The well-known fact that Khun Sondhi Limthongkul, founder of the Manager Media Group which owns ThaiDay and chairman of this newspaper’s editorial board, has been spearheading a crusade to oust the caretaker prime minister, Pol Lt-Col Thaksin Shinawatra, has resulted in credit lines for the Group being cut, bank overdraft facilities being withdrawn and advertisements for Group publications being pulled.

Cut by whom?

Pulled by whom?

The passive voice is often the first recourse of a not especially resourceful journalistic scoundrel — or sometimes also, of someone with a gun to their head, literally or figuratively speaking.

Your assignment, should you choose to accept it: Fact-check thoroughly and rewrite this paragraph in the active voice, giving names, dates, and stated reasons.

Who did what to whom here, when, and why?

The financial well-being of this newspaper and its staff have inevitably suffered.

In other words, the owner of this newspaper bet the farm on a single roll of the dice — on an astroturf “emergent social movement” not unlike the “Cansei “movement” here in Brazil — like a sucker, and lost it all?

So instead of continuing to struggle through such cloudy circumstances, we have decided to call it a day.

We hope this will be just a temporary break. Given the mounting problems gripping the ruling regime of late and the seemingly endless blunders committed by the caretaker premier himself, it seems just a matter of time before he steps down.

Thaksin’s opposition party seems to have thumped the Thai ARENA-equivalent and says it is ready to form a government.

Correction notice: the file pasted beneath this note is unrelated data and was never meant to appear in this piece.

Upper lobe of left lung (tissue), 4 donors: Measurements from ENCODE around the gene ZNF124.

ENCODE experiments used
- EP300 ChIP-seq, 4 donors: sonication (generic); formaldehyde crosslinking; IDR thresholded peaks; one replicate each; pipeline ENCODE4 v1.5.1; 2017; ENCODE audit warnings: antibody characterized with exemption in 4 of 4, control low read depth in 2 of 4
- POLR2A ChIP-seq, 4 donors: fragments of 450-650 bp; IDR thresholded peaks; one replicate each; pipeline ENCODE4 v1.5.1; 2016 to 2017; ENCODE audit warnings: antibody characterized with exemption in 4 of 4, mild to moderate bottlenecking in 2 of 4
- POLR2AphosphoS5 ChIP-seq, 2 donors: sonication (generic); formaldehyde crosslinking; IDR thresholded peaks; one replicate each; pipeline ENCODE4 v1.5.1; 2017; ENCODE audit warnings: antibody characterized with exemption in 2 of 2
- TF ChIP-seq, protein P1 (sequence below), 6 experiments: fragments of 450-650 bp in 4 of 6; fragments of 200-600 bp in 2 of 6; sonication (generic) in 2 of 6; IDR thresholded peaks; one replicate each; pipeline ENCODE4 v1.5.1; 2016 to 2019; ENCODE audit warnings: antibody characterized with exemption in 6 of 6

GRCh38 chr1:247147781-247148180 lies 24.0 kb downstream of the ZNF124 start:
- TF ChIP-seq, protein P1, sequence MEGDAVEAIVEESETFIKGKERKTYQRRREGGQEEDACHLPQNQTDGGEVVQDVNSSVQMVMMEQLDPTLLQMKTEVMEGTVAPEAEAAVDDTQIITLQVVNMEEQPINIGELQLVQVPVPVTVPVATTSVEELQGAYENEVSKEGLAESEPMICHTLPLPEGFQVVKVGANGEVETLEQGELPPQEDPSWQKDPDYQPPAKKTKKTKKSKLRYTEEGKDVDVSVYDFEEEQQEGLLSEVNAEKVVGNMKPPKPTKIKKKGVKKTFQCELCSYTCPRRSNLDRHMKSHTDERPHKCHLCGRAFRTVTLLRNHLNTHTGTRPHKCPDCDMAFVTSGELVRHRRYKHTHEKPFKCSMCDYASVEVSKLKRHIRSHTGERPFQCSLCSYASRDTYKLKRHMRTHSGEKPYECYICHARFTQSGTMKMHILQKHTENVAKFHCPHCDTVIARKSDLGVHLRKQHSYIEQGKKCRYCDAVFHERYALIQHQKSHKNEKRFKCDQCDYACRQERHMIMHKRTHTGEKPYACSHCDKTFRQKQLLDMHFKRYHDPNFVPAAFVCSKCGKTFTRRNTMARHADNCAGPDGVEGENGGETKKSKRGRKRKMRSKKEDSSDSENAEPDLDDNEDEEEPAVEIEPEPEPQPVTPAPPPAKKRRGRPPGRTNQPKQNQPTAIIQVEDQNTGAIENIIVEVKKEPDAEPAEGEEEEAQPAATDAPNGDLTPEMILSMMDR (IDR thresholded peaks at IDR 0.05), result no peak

One might idly speculate — I would bet you a beer, though I do not know that much about the subject yet — that they would not be kindly disposed, generally speaking, toward that crusading world hero of Soviet Journalistic Freedom, Mr. Limthongkul, if that occurs.

Once the prevailing crisis is resolved and the various negative factors contributing to ThaiDay’s closure disappear, we intend to return, hopefully bigger and better.

List those factors.

Thank you for your support and we hope we will continue to receive the same support if and when we resume publication.

Paisal Sricharatchanya

Editor-in-Chief

IHT stays solo after closure of ThaiDay.
Journal: Media: Asia’s Media & Marketing Newspaper
Pub.: 2006-09-08
Pages: 2(0)
ISSN: 15621138
Subject: NEWSPAPERS — Circulation; NEWSPAPER publishing; PUBLISHERS & publishing; INTERNATIONAL Herald Tribune, The (Newspaper); THAILAND
Description: Language : English AN : 22552967 The article reports that the newspaper “The International Herald Tribune” has said that it will not be entering into any partnership in Thailand after the publication of its former partner newspaper “ThaiDay,” was discontinued. The simultaneous circulation of the two newspapers resulted in a 30 percent increase in Thailand for “The International Herald Tribune.”